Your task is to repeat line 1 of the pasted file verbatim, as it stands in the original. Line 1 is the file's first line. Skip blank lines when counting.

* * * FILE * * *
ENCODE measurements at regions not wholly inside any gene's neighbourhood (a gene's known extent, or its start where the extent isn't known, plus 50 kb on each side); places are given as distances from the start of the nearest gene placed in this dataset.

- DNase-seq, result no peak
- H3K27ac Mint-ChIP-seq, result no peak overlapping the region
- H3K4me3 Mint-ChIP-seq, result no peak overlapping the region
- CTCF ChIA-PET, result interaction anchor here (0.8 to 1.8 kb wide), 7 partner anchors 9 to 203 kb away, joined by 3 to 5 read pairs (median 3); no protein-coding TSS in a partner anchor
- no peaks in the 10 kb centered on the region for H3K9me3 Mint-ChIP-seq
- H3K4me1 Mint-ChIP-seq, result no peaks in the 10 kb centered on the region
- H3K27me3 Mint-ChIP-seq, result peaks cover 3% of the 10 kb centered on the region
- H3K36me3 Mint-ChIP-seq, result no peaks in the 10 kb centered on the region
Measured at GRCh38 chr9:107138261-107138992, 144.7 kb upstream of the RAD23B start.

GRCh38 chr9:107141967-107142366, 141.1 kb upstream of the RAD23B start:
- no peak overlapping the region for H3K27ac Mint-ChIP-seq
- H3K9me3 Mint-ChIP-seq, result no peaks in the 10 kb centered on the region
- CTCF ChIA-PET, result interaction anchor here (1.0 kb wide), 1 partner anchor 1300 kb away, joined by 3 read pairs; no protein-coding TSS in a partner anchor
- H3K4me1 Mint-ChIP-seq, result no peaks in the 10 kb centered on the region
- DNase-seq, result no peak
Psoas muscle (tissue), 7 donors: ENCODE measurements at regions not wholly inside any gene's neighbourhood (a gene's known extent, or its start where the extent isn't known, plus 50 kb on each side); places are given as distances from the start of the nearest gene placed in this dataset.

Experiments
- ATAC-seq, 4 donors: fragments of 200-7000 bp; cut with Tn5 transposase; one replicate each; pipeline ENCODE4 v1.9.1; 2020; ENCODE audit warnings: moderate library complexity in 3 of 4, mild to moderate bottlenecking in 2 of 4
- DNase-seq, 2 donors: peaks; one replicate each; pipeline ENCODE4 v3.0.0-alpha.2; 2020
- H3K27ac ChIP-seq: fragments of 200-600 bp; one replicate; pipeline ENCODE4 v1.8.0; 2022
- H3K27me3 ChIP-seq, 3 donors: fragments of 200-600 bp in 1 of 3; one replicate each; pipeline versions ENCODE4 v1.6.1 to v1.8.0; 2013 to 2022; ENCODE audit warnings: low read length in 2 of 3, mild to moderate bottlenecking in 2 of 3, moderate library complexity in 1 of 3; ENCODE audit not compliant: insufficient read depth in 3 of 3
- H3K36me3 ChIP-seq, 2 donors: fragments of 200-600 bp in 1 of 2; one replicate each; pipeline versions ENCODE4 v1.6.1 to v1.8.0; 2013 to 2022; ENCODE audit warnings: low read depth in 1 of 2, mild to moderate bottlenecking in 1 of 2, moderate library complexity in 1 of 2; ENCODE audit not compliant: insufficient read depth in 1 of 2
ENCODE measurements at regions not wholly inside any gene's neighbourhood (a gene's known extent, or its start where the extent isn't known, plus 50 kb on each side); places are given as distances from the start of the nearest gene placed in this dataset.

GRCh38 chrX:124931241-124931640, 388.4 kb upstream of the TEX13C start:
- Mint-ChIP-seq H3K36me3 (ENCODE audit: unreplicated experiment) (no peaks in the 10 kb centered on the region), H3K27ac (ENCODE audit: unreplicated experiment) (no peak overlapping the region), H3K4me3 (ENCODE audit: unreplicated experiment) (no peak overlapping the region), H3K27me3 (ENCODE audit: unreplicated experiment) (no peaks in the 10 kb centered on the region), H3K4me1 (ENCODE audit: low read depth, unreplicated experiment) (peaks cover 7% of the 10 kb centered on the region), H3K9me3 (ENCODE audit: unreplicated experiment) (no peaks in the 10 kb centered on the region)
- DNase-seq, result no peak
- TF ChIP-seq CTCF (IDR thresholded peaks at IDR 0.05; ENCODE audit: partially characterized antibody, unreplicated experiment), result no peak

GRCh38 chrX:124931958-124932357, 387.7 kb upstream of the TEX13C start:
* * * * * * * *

ENCODE measurements at regions not wholly inside any gene's neighbourhood (a gene's known extent, or its start where the extent isn't known, plus 50 kb on each side); places are given as distances from the start of the nearest gene placed in this dataset.